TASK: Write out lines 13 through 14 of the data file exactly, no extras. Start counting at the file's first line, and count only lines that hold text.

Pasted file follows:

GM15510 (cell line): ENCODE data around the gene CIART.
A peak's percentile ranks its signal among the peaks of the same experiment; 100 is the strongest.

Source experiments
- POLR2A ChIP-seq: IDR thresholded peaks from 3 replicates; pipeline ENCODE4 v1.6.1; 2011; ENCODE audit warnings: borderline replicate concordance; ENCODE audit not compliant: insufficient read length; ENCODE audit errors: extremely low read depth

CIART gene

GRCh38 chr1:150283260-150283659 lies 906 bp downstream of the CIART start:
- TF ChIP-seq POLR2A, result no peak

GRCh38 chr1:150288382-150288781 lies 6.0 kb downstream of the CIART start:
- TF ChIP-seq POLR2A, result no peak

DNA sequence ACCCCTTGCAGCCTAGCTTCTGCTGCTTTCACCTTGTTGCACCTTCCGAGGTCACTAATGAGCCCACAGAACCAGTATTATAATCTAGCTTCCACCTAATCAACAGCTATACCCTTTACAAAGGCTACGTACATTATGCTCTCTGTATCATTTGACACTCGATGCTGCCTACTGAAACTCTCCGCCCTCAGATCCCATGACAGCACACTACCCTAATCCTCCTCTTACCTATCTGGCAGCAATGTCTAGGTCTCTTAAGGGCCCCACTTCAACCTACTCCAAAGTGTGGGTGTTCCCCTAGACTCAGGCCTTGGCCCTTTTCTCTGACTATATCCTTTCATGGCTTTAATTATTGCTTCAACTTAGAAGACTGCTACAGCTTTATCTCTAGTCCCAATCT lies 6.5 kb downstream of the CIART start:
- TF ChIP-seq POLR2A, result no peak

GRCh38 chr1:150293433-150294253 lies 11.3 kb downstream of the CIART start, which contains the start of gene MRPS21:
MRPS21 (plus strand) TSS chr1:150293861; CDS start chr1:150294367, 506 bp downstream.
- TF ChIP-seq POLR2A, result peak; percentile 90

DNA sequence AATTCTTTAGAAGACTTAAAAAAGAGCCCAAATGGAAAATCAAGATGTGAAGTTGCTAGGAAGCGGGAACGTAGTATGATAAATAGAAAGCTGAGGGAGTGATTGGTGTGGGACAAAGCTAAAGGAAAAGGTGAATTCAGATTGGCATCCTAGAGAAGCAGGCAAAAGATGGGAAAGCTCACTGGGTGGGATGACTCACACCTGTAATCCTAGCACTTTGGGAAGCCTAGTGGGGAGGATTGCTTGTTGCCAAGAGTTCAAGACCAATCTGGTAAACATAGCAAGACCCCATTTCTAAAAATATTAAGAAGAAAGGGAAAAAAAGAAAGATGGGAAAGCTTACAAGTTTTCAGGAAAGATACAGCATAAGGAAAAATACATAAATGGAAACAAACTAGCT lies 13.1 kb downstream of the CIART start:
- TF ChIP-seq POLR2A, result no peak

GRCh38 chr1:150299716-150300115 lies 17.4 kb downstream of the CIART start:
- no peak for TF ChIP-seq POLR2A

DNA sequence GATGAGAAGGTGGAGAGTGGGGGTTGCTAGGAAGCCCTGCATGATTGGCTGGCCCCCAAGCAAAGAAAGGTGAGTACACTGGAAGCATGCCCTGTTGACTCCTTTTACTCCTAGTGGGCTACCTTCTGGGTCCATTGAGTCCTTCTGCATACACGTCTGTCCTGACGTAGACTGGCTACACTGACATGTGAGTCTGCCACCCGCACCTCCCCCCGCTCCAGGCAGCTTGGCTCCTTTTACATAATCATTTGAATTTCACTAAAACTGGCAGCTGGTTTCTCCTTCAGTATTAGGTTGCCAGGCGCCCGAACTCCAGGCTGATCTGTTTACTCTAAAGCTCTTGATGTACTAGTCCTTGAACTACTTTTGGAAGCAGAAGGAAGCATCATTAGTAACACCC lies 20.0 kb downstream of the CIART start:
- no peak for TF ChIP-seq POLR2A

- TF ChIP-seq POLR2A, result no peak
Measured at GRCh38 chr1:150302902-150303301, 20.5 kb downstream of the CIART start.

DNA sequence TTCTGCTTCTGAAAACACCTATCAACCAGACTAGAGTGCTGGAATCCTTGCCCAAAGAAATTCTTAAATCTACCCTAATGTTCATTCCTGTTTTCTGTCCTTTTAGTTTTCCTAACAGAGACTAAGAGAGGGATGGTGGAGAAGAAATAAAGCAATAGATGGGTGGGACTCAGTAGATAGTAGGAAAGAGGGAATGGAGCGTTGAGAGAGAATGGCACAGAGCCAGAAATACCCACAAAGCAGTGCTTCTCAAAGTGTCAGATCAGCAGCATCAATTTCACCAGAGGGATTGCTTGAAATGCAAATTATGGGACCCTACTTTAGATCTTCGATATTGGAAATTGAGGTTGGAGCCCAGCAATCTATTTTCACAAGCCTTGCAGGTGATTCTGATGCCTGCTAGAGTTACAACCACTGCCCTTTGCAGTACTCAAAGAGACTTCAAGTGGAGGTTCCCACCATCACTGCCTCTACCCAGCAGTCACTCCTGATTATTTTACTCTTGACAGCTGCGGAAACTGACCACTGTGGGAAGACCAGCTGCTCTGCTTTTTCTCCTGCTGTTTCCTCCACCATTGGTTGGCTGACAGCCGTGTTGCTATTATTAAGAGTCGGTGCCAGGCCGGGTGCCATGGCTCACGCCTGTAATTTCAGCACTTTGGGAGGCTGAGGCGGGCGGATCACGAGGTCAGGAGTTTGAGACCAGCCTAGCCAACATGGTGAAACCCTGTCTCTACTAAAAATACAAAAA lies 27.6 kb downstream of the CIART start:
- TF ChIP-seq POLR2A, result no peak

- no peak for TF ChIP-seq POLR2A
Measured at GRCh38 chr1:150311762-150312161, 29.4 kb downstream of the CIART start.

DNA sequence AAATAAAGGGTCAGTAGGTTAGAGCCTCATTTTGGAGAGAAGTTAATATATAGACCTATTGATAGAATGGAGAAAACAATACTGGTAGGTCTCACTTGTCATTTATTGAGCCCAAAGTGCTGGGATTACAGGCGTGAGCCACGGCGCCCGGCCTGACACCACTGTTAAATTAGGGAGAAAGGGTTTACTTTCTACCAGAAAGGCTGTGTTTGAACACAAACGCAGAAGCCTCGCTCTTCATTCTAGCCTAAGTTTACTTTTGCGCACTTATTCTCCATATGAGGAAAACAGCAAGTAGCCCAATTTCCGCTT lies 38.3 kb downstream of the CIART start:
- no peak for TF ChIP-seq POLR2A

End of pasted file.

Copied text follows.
MRPS21 (plus strand) TSS chr1:150293861; CDS start chr1:150294367, 506 bp downstream.
- TF ChIP-seq POLR2A, result peak; percentile 90